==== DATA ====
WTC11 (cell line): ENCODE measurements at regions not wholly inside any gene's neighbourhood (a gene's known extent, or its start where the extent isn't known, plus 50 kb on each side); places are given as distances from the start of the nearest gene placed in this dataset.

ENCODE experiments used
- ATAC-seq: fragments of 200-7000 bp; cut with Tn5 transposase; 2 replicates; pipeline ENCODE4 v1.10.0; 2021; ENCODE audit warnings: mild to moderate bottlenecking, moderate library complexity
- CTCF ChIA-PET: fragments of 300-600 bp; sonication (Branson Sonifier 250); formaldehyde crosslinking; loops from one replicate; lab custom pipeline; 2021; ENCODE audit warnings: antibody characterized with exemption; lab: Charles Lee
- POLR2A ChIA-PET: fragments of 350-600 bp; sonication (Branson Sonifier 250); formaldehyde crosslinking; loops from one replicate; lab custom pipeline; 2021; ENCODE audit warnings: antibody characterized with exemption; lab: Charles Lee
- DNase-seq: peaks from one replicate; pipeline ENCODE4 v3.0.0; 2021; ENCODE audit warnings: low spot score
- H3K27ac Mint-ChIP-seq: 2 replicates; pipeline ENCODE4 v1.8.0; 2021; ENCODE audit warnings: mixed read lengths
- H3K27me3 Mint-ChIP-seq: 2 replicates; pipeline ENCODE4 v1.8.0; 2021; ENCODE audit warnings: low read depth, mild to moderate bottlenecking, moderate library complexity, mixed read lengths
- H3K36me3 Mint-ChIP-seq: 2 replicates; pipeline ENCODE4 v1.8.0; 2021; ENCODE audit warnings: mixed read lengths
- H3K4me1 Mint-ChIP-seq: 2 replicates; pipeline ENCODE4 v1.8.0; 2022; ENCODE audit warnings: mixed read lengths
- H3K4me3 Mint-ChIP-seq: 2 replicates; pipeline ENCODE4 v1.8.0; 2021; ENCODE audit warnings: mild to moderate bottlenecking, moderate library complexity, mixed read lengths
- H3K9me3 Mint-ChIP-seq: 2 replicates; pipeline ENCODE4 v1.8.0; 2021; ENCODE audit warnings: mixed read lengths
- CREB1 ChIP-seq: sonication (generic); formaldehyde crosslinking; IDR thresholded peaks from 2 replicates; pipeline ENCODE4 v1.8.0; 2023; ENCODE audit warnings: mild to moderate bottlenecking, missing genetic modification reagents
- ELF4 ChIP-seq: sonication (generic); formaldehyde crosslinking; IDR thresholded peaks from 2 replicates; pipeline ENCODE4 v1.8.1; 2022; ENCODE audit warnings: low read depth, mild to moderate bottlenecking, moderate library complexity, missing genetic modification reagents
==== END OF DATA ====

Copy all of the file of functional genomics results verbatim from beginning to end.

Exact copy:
WTC11 (cell line): ENCODE measurements at regions not wholly inside any gene's neighbourhood (a gene's known extent, or its start where the extent isn't known, plus 50 kb on each side); places are given as distances from the start of the nearest gene placed in this dataset.

ENCODE experiments used
- ATAC-seq: fragments of 200-7000 bp; cut with Tn5 transposase; 2 replicates; pipeline ENCODE4 v1.10.0; 2021; ENCODE audit warnings: mild to moderate bottlenecking, moderate library complexity
- CTCF ChIA-PET: fragments of 300-600 bp; sonication (Branson Sonifier 250); formaldehyde crosslinking; loops from one replicate; lab custom pipeline; 2021; ENCODE audit warnings: antibody characterized with exemption; lab: Charles Lee
- POLR2A ChIA-PET: fragments of 350-600 bp; sonication (Branson Sonifier 250); formaldehyde crosslinking; loops from one replicate; lab custom pipeline; 2021; ENCODE audit warnings: antibody characterized with exemption; lab: Charles Lee
- DNase-seq: peaks from one replicate; pipeline ENCODE4 v3.0.0; 2021; ENCODE audit warnings: low spot score
- H3K27ac Mint-ChIP-seq: 2 replicates; pipeline ENCODE4 v1.8.0; 2021; ENCODE audit warnings: mixed read lengths
- H3K27me3 Mint-ChIP-seq: 2 replicates; pipeline ENCODE4 v1.8.0; 2021; ENCODE audit warnings: low read depth, mild to moderate bottlenecking, moderate library complexity, mixed read lengths
- H3K36me3 Mint-ChIP-seq: 2 replicates; pipeline ENCODE4 v1.8.0; 2021; ENCODE audit warnings: mixed read lengths
- H3K4me1 Mint-ChIP-seq: 2 replicates; pipeline ENCODE4 v1.8.0; 2022; ENCODE audit warnings: mixed read lengths
- H3K4me3 Mint-ChIP-seq: 2 replicates; pipeline ENCODE4 v1.8.0; 2021; ENCODE audit warnings: mild to moderate bottlenecking, moderate library complexity, mixed read lengths
- H3K9me3 Mint-ChIP-seq: 2 replicates; pipeline ENCODE4 v1.8.0; 2021; ENCODE audit warnings: mixed read lengths
- CREB1 ChIP-seq: sonication (generic); formaldehyde crosslinking; IDR thresholded peaks from 2 replicates; pipeline ENCODE4 v1.8.0; 2023; ENCODE audit warnings: mild to moderate bottlenecking, missing genetic modification reagents
- ELF4 ChIP-seq: sonication (generic); formaldehyde crosslinking; IDR thresholded peaks from 2 replicates; pipeline ENCODE4 v1.8.1; 2022; ENCODE audit warnings: low read depth, mild to moderate bottlenecking, moderate library complexity, missing genetic modification reagents